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Portland's Opportunity Zone Designations Raise Eyebrows
Noah Buhayar and Lauren Leatherby begin this story with an anecdote about a forthcoming $206 million tower in downtown Portland that will feature "ground-floor retail, six floors of offices, and more than 200 luxury apartments."
"Amenities will include a yoga studio and roof deck. But the centerpiece will be a swimming pool that cantilevers out of the eighth floor." The developer says the building will offer "the finest for-rent product in the city."
"It’s also eligible for a U.S. tax break meant to help the poor," write Buhayar and Letherby, referring to the federal Opportunity Zone program.
The question of whether the Opportunity Zone program enacted by the 2017 GOT tax reform bill is actually a benefit to low-income and vulnerable communities is already open for discussion. Most recently, the neighborhood surrounding the Mall of America site in Minnesota came under scrutiny for its inclusion in the program. Before that it was the planned site of Amazon's new headquarters in New York. But Portland's designations raises the stakes a notch.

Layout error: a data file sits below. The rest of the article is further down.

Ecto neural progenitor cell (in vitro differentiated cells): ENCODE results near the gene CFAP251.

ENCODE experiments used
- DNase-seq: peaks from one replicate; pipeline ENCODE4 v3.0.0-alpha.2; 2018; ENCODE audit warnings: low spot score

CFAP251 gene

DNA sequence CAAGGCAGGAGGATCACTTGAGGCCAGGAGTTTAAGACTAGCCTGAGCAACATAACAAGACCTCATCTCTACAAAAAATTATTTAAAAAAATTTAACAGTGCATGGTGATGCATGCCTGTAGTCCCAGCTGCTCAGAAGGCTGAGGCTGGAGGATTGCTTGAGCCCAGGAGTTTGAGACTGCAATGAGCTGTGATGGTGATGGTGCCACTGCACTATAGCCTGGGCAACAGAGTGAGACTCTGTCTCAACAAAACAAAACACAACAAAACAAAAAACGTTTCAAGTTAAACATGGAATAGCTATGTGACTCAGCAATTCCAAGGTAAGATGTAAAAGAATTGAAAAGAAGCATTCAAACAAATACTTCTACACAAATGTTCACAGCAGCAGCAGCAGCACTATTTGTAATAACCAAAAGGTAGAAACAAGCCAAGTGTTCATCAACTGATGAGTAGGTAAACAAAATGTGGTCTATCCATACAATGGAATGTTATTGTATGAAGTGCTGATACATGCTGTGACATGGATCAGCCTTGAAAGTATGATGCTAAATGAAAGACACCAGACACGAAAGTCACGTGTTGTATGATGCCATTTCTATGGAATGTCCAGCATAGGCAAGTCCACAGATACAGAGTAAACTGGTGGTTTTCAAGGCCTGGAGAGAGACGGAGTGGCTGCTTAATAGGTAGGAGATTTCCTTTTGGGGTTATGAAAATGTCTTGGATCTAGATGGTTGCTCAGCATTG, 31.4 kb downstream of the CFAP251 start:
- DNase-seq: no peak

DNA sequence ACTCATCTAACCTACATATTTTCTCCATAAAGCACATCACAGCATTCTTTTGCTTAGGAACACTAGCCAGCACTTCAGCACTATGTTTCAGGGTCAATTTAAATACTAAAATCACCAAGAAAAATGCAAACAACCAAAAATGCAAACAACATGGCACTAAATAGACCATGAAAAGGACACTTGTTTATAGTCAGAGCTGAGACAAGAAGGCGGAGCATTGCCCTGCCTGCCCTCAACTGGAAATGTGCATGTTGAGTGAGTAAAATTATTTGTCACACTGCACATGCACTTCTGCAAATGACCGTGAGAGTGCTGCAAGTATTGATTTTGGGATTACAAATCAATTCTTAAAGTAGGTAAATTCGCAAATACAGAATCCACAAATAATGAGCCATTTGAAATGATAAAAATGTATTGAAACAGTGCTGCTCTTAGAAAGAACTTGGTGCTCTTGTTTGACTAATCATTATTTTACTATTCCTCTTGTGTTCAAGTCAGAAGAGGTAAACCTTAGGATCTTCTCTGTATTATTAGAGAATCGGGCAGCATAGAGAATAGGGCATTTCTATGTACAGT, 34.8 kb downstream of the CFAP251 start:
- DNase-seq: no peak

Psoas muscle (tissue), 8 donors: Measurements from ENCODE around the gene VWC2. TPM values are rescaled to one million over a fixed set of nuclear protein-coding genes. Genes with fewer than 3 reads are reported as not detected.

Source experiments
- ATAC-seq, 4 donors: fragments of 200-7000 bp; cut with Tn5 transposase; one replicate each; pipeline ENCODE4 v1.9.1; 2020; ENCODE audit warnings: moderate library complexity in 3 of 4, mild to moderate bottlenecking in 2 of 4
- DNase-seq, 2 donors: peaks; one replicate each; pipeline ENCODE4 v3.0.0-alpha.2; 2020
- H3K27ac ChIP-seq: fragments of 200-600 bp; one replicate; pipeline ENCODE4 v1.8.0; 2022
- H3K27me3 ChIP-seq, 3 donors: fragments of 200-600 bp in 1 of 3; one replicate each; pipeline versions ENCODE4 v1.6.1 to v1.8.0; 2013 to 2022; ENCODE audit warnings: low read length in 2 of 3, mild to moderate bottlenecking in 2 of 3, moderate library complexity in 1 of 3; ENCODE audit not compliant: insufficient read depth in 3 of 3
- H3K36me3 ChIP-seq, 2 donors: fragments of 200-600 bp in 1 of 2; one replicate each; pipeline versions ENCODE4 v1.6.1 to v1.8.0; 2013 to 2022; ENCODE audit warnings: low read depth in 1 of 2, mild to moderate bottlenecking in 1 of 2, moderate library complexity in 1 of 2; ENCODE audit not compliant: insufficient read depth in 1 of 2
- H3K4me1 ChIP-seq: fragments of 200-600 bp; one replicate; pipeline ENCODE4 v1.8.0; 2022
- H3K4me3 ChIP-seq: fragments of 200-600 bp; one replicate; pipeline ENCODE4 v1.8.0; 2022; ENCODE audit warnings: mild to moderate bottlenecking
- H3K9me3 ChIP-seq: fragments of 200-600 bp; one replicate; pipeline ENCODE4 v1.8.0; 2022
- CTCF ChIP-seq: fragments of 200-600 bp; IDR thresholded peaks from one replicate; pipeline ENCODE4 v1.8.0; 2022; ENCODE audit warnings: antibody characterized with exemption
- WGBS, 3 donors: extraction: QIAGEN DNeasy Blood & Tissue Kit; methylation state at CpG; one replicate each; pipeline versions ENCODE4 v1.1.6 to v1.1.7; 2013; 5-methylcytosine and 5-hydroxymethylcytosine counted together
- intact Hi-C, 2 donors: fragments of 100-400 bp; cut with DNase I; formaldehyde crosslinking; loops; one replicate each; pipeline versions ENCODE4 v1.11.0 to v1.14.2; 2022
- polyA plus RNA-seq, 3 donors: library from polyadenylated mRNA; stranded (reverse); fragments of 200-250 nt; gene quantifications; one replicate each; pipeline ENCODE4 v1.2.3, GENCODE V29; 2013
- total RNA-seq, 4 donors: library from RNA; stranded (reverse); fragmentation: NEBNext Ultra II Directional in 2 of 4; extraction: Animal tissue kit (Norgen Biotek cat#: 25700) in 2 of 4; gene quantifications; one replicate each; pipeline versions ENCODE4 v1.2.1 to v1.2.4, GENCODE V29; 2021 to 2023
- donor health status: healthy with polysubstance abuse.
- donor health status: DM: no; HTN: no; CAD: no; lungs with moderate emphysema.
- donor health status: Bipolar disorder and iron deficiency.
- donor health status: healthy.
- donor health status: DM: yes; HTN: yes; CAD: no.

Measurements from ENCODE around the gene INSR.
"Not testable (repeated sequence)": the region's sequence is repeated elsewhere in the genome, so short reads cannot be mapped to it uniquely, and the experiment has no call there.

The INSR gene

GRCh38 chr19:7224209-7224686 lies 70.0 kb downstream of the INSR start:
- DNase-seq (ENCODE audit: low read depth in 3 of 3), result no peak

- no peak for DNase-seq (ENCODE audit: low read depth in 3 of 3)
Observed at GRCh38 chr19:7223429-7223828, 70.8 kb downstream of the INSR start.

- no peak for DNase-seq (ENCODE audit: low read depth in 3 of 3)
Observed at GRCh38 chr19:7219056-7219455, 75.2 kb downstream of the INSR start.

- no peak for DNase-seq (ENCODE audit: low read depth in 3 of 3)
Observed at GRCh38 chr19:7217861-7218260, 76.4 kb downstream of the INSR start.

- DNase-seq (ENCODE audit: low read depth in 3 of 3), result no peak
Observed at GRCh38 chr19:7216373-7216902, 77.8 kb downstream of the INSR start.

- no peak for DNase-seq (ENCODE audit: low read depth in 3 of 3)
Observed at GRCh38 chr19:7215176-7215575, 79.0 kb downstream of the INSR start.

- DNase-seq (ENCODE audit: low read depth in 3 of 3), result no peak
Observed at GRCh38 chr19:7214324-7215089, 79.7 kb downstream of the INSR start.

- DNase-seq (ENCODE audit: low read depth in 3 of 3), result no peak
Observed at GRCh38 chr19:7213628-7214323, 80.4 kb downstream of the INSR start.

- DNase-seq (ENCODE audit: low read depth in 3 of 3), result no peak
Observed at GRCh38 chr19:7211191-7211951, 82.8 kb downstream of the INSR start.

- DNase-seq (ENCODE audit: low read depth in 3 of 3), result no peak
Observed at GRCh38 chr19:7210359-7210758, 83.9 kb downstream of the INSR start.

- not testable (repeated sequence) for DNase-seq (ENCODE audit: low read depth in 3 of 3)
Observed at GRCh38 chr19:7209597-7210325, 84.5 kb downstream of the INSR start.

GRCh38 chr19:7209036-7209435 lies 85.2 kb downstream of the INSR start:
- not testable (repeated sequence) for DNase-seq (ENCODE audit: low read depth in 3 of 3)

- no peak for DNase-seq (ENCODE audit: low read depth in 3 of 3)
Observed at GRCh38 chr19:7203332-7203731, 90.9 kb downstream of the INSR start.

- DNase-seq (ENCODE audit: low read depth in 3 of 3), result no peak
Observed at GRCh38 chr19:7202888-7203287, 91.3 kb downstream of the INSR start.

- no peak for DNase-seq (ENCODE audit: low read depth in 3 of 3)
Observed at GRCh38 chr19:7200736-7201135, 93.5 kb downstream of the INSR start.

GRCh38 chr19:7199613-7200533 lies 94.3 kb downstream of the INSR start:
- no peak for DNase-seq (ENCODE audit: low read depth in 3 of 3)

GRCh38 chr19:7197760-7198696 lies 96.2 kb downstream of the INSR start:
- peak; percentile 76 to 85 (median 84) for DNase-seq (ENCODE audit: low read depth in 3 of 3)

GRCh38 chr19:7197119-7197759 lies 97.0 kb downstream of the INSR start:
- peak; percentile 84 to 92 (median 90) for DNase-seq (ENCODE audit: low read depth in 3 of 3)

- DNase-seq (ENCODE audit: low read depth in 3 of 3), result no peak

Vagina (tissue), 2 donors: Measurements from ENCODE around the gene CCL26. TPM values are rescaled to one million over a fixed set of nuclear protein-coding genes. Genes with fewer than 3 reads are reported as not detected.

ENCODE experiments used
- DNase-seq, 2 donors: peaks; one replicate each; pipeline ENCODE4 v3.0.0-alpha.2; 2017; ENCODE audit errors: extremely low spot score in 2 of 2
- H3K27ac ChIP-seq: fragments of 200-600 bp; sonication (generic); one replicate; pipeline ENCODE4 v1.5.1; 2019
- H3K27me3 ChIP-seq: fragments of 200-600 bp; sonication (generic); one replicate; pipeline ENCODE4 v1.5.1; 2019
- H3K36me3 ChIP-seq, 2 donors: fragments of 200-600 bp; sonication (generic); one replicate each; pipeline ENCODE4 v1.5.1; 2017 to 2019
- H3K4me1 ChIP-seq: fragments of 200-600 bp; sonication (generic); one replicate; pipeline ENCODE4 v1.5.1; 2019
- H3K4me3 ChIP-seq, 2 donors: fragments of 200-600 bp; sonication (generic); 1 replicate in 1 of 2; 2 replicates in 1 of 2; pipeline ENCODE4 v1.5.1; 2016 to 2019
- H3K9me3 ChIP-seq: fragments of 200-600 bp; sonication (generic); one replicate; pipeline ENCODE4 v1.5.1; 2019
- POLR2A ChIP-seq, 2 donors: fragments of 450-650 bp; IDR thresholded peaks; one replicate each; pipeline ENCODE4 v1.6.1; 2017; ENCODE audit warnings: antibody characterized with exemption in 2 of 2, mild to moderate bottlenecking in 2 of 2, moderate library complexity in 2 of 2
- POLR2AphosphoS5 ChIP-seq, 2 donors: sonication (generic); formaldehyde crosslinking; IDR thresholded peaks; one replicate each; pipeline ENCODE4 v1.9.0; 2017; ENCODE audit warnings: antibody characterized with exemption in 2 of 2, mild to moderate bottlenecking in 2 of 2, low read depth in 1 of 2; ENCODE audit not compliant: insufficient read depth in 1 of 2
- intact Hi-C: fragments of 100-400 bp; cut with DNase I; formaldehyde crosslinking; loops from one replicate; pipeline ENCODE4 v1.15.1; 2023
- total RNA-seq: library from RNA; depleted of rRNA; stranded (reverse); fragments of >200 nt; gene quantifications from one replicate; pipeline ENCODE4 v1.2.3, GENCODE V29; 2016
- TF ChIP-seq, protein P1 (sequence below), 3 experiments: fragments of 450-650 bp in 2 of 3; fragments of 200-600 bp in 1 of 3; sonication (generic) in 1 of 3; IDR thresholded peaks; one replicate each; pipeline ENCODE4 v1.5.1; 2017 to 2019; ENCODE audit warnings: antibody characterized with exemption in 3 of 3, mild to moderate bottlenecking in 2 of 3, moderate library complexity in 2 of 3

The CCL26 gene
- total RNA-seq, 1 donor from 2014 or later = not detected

"Oregon did an audacious thing," write Buhayar and Letherby: "It selected the entire downtown of its largest city to be eligible for the law’s suite of benefits, as well as neighborhoods such as the Pearl District, where new high-rises loom over old industrial spaces converted into 'creative' offices and boutique furniture stores sit near juice bars serving açai bowls. The Central Eastside, an area that Portland’s alt weekly crowned the city’s 'best food neighborhood,' is also included."
According to analysis by Real Capital. Analytics, Portland's use of the Opportunity Zone program to spur investment in an already-high-demand part of the city is an outlier compared to the rest of the nation.